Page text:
The story of King's cross is one of decline and renewal.  Commended for its simplicity when it opened, the station soon became overcrowded as rail traffic increased in the nineteenth century.  Although a major transport hub, the twentieth century was not kind to the station, but recent investment in both the infrastructure and the surrounding area has made King's Cross a destination station once again. 
Read more

 

NRCA110012TH1

St Pancras International, London | Stations

St Pancras is a nineteenth century station which delivers to the Capital a twenty first century regional, intercity, continental and high speed railway. Owned by HS1 Limited and managed by Network Rail, today it is a key London interchange and the very definition of a ‘destination station’.
Read more

 

NRCA110074TH1

Manchester Piccadilly | Stations

Manchester was already at the heart of industrial revolution when the railway came to the city in 1830. The potential to link the city with other industrial towns and cities has made Manchester an important centre for railway investment.
Read more

 

Front elevation and end towers

Britannia Bridge, North Wales | Bridges and Viaducts

The Britannia Bridge made use of Robert Stephenson’s iron tubular bridge design. When built it had the longest continuous wrought iron span in the world. Devastated by fire in 1970 the bridge was rebuilt using the masonry supports in Stephenson’s original structure. 
Read more

 
 
 
 
Comments & Suggestions (1)

Your comments and suggestions are welcomed. Please note that all submissions will be reviewed and will be dealt with in accordance with our terms and conditions of website use. We reserve the right not to publish any comments or suggestions. Your [user name] will be displayed as provided and all personal information will be dealt with in accordance with the terms of our privacy policy. Please ensure that you have read our terms and conditions of website use and our privacy policy in full prior to submitting any comments or suggestions.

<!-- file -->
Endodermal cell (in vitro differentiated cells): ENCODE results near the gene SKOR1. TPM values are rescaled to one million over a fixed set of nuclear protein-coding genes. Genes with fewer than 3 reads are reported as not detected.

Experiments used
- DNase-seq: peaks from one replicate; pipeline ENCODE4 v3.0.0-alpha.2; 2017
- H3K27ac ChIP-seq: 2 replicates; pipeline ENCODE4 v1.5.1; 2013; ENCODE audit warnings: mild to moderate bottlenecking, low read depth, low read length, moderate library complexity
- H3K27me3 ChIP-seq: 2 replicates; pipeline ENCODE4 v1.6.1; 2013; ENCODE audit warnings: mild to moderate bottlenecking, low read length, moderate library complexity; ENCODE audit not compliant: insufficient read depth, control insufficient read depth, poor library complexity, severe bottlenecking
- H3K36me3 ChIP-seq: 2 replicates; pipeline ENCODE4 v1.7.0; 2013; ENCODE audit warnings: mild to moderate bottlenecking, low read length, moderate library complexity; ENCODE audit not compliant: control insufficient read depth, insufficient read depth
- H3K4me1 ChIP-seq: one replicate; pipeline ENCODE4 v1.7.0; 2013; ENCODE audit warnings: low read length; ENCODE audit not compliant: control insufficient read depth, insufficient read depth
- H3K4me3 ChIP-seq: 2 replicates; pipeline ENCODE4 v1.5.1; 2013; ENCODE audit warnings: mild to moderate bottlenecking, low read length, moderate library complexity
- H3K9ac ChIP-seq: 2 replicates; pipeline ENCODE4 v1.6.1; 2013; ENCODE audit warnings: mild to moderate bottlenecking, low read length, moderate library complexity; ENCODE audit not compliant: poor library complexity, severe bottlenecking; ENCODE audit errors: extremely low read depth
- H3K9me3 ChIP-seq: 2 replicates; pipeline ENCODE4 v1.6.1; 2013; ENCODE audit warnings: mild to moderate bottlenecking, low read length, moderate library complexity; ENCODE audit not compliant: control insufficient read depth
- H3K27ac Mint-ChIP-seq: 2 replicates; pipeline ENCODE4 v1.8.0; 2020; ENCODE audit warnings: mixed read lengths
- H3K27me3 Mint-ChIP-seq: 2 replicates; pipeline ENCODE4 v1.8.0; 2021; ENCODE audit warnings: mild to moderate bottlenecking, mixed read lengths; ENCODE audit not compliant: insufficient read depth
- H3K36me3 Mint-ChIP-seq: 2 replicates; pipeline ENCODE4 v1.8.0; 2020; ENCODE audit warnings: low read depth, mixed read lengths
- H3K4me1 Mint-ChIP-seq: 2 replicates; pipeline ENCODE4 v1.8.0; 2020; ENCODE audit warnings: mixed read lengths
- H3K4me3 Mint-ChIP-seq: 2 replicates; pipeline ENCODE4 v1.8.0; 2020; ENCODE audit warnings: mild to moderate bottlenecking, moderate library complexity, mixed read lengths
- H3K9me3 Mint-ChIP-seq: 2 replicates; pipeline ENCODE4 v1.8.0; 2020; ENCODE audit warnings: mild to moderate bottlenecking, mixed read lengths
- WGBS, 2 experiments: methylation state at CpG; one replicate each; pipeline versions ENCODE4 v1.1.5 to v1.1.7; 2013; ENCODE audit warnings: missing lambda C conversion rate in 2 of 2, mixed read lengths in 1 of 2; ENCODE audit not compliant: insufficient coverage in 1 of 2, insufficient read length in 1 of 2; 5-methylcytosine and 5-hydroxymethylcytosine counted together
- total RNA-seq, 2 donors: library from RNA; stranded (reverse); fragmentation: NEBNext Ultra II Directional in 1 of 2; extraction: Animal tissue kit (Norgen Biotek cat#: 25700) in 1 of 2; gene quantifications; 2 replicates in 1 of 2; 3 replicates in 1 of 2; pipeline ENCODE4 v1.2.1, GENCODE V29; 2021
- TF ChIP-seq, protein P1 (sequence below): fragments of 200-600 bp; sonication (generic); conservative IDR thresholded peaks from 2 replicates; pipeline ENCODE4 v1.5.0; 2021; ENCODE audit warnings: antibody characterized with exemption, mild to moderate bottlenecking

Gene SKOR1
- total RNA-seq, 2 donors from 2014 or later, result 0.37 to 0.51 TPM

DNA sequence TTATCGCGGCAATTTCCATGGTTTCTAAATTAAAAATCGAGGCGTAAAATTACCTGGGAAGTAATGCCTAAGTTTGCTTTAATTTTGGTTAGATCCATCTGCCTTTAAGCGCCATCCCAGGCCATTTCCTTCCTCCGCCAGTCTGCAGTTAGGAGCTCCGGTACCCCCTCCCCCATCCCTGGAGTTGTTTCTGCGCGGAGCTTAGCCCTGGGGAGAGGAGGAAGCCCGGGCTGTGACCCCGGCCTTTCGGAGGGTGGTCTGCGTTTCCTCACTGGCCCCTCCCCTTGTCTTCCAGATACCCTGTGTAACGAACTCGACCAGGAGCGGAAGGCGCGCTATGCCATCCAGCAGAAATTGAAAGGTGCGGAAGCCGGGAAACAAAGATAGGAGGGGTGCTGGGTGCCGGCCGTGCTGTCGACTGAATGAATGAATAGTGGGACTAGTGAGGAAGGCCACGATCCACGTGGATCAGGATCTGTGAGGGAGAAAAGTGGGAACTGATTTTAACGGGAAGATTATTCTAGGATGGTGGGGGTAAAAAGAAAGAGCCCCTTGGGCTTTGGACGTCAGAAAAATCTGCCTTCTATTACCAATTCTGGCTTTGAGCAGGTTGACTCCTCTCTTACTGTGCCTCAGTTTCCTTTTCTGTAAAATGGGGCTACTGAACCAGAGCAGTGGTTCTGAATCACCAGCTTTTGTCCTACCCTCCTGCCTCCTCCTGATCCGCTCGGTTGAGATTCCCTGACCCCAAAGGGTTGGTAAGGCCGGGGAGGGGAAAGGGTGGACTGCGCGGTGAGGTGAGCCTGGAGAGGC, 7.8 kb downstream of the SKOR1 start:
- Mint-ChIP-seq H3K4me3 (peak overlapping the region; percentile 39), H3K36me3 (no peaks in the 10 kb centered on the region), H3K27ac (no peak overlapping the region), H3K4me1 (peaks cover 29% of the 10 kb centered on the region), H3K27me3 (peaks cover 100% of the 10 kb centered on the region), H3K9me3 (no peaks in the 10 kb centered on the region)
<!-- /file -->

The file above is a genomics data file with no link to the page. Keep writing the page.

Do you have pictures of the blue chairs with a small tv screen attached that were in station in 1977/78? They cost 10p to operate

Posted by Steve, Thursday, July 18, 2013.


Add a comment

Name

 
Please enter your name

Email

 
Please enter a valid email address

Your comment (500 character limit)  

Please enter your comment


 

See also

Signature of Robert Stephenson, 1847

Robert Stephenson

Robert Stephenson built on the considerable achievements of his father, George. His forward thinking enabled the significant expansion of railways during the ‘railway mania’ of the mid nineteenth century. His expertise in both civil and mechanical engineering established the concept of the railway which developed in this country, and was then exported to the world.   Read more


Related Links

Network Rail Links

External Links


Merchandise advert